Delphi Programming Guide
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Part I - Foundations
  Chapter 1 – Delphi 7 and Its IDE
  Chapter 2 – The Delphi Programming Language
  Chapter 3 – The Run-Time Library
  Chapter 4 – Core Library classes
  Chapter 5 – Visual Controls
  Chapter 6 – Building the User Interface
  Chapter 7 – Working with Forms
Part II - Delphi Object-Oriented Architectures
  Chapter 8 – The Architecture of Delphi Applications
  Chapter 9 – Writing Delphi Components
  Chapter 10 – Libraries and Packages
  Chapter 11 – Modeling and OOP Programming (with ModelMaker)
  Chapter 12 – From COM to COM+
Part III - Delphi Database-Oriented Architectures
  Chapter 13 – Delphi's Database Architecture
  Chapter 14 – Client/Server with dbExpress
  Chapter 15 – Working with ADO
  Chapter 16 – Multitier DataSnap Applications
  Chapter 17 – Writing Database Components
  Chapter 18 – Reporting with Rave
Part IV - Delphi, the Internet, and a .NET Preview
  Chapter 19 – Internet Programming: Sockets and Indy
  Chapter 20 – Web Programming with WebBroker and WebSnap
  Chapter 21 – Web Programming with IntraWeb
  Chapter 22 – Using XML Technologies
  Chapter 23 – Web Services and SOAP
  Chapter 24 – The Microsoft .NET Architecture from the Delphi Perspective
  Chapter 25 – Delphi for .NET Preview: The Language and the RTL
  Appendix A – Extra Delphi Tools by the Author
  Appendix B – Extra Delphi Tools from Other Sources
  Appendix C – Free Companion Books on Delphi
  List of Figures    
  List of tables    
  List of Listings    
  List of Sidebars  

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Generating HTML

The Hypertext Markup Language, better known by its acronym HTML, is the most widespread format for content on the Web. HTML is the format web browsers typically read; it is a standard defined by the W3C (World Wide Web Consortium,, which is one of the bodies controlling the Internet. The HTML standard document is available on along with and some interesting links.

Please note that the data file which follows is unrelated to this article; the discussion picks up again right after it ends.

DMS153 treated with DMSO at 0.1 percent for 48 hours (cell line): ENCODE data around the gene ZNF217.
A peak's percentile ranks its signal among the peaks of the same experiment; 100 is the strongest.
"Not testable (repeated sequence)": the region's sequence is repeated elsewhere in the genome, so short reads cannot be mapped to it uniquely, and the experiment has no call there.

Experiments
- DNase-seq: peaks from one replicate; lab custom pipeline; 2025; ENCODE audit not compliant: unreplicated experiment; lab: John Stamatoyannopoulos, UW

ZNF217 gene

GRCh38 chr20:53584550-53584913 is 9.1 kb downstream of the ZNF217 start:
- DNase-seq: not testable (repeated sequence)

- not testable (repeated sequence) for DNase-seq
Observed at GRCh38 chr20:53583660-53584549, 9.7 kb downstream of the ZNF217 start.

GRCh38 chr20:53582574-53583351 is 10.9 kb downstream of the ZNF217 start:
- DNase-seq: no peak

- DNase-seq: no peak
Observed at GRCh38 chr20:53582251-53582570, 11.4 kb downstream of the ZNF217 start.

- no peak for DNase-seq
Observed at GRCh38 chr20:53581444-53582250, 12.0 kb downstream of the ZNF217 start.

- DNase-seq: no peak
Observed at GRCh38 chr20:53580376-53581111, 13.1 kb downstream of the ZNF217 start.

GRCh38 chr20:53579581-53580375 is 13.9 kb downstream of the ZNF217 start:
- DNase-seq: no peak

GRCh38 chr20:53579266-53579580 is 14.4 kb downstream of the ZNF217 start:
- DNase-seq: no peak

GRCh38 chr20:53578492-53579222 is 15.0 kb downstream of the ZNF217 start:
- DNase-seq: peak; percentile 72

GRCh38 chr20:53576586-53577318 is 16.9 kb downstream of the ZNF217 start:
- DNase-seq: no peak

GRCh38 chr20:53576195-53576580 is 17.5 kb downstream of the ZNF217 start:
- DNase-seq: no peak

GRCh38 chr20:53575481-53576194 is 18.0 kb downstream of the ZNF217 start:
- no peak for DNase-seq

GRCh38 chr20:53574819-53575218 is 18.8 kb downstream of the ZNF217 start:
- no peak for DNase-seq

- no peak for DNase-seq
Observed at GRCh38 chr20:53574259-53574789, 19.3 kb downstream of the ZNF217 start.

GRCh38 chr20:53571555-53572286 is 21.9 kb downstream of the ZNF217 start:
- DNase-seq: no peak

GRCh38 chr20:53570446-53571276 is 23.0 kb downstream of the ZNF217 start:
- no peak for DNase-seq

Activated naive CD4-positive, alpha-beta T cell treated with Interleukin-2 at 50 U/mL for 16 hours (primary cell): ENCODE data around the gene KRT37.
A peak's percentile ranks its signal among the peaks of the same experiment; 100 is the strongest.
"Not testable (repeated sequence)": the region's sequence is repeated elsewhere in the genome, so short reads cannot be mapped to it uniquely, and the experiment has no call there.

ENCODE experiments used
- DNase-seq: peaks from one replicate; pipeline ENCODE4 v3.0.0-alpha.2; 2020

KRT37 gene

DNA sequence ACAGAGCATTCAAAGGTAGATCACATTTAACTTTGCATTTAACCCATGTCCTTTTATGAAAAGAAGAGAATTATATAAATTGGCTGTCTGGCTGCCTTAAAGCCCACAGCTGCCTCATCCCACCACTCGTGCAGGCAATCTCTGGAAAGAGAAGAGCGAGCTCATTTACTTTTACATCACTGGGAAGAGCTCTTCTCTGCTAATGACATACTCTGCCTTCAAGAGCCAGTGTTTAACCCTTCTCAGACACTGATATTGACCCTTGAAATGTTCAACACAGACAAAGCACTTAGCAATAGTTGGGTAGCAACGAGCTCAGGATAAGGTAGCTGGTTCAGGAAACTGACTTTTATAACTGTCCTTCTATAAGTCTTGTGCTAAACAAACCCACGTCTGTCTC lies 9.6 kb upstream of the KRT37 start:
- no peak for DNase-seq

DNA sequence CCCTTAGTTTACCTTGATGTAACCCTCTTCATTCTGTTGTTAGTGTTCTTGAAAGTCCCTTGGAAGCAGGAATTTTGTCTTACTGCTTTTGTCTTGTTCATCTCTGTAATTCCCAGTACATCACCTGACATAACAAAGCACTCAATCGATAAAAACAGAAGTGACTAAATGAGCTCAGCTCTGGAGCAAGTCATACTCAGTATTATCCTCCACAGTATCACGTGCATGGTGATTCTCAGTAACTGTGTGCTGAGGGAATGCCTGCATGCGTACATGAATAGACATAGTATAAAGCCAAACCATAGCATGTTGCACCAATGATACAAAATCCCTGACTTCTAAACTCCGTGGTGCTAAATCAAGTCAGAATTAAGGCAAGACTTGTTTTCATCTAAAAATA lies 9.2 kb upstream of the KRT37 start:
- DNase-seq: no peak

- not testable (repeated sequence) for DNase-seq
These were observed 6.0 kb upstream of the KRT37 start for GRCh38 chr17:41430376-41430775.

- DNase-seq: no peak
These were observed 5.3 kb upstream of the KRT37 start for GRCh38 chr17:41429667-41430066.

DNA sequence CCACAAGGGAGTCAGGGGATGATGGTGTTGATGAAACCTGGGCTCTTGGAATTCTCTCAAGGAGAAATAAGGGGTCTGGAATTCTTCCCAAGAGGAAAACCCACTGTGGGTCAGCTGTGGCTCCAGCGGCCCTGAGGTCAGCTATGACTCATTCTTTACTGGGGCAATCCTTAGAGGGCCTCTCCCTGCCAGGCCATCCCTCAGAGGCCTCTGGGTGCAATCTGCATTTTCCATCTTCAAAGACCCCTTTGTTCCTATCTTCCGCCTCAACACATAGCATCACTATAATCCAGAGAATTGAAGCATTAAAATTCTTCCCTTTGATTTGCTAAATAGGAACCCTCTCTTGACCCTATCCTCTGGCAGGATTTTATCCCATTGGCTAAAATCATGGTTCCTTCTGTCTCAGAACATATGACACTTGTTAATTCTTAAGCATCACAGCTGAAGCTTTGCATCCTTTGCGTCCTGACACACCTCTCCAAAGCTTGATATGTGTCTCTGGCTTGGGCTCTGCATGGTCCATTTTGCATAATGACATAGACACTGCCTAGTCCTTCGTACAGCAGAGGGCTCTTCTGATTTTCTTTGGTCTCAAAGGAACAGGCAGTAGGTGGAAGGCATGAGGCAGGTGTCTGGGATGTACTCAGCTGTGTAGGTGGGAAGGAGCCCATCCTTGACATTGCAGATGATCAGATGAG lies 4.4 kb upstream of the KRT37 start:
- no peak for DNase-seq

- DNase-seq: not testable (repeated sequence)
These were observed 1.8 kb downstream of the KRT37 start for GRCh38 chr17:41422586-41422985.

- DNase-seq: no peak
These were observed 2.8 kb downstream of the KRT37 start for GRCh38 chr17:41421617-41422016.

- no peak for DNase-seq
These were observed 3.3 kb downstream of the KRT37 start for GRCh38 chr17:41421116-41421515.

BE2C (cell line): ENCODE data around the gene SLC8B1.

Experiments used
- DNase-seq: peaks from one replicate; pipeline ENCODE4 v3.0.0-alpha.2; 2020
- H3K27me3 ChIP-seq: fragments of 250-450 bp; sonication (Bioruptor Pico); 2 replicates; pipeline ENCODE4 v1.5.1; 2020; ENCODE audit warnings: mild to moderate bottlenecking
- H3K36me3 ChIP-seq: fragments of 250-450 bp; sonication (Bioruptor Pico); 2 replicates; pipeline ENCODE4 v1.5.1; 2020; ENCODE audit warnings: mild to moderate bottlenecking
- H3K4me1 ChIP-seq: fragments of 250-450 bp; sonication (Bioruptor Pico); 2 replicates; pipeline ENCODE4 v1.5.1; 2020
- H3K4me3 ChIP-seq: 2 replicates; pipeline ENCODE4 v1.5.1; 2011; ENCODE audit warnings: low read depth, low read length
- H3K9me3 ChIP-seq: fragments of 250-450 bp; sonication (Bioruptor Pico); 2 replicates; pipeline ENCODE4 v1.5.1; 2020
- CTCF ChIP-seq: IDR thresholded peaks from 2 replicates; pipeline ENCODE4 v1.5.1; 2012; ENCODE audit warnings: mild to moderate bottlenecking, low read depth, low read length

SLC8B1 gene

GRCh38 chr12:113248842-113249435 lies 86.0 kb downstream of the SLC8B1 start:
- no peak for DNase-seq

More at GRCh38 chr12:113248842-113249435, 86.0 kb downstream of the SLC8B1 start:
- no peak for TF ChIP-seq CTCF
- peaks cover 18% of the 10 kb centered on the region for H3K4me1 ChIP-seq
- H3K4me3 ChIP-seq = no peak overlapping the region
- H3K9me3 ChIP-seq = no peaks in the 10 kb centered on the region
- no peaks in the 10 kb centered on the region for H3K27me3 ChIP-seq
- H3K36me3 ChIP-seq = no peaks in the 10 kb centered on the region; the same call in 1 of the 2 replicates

Delphi's HTML Producer Components

Delphi's HTML producer components (on the Internet page of the Component Palette) can be used to generate the HTML files and particularly to turn a database table into an HTML table. Many developers believe that the use of these components makes sense only when writing a web server extension. Although they were introduced for this purpose and are part of the WebBroker technology, you can still use three out of the five producer components in any application in which you must generate a static HTML file.

Before looking at the HtmlProd example, which demonstrates the use of these HTML producer components, let me summarize their role:

  • The simplest HTML producer component is the PageProducer, which manipulates an HTML file in which you've embedded special tags. The HTML can be stored in an external file or an internal string list. The advantage of this approach is that you can generate such a file using the HTML editor you prefer. At run time, the PageProducer converts the special tags to HTML code, giving you a straightforward method for modifying sections of an HTML document. The special tags have the basic format <#tagname>, but you can also supply named parameters within the tag. You'll process the tags in the OnTag event handler of the PageProducer.

  • The DataSetPageProducer extends the PageProducer by automatically replacing tags corresponding to field names of a connected data source.

  • The DataSetTableProducer component is generally useful for displaying the contents of a table, query, or other dataset. The idea is to produce an HTML table from a dataset, in a simple yet flexible way. The component has a nice preview, so you can see how the HTML output will look in a browser directly at design time.